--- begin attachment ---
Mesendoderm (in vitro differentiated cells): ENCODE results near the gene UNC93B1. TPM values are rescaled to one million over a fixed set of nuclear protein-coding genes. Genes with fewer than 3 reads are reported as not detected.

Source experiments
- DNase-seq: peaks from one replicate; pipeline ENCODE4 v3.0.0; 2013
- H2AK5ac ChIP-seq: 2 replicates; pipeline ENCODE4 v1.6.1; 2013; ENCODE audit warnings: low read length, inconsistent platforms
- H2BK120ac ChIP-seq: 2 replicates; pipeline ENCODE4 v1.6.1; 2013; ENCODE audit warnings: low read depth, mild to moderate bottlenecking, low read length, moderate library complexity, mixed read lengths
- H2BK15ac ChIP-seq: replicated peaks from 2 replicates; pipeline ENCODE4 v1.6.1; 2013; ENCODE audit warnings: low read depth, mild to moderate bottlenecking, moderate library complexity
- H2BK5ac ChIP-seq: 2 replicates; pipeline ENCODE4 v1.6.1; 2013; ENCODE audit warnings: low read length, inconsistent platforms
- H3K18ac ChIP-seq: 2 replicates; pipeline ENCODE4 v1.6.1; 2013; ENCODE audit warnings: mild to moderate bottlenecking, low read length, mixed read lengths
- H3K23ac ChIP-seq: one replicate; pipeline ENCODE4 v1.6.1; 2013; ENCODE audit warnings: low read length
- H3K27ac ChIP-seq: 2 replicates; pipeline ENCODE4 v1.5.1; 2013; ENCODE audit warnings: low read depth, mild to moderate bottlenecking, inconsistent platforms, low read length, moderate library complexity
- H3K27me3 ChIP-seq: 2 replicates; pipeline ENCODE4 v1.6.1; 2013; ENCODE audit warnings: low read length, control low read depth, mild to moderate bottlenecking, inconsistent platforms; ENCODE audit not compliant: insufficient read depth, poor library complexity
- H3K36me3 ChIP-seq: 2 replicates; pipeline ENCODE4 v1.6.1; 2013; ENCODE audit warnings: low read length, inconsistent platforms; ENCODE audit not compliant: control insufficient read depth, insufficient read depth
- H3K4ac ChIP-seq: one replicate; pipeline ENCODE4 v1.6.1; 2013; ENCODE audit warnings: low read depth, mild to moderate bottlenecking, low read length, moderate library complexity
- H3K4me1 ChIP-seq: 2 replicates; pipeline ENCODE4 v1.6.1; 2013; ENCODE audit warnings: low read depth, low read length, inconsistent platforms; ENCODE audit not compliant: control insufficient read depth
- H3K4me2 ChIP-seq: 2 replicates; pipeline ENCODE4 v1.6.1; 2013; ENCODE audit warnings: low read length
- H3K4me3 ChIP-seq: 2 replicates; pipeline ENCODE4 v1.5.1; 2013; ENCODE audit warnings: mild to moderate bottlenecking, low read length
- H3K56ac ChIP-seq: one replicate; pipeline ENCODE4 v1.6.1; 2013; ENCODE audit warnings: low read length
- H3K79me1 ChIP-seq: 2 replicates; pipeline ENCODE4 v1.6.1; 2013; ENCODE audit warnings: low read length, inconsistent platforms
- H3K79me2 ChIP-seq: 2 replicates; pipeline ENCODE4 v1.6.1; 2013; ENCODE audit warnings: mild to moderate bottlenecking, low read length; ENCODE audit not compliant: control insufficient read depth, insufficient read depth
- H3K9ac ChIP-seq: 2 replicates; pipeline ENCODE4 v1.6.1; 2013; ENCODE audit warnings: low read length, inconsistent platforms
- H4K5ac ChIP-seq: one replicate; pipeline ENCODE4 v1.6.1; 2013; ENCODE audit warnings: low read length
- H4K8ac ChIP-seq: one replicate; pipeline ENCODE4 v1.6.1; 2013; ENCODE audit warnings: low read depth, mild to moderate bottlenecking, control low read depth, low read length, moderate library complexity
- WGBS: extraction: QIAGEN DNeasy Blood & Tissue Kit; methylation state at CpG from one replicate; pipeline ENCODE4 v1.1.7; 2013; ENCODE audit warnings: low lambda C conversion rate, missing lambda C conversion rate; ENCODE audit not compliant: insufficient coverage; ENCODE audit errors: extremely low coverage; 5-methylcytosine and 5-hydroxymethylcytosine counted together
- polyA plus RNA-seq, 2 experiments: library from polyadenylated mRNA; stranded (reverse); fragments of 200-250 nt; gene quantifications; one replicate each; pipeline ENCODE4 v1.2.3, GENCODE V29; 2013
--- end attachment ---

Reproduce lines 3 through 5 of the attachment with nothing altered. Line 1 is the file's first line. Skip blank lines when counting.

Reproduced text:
- DNase-seq: peaks from one replicate; pipeline ENCODE4 v3.0.0; 2013
- H2AK5ac ChIP-seq: 2 replicates; pipeline ENCODE4 v1.6.1; 2013; ENCODE audit warnings: low read length, inconsistent platforms
- H2BK120ac ChIP-seq: 2 replicates; pipeline ENCODE4 v1.6.1; 2013; ENCODE audit warnings: low read depth, mild to moderate bottlenecking, low read length, moderate library complexity, mixed read lengths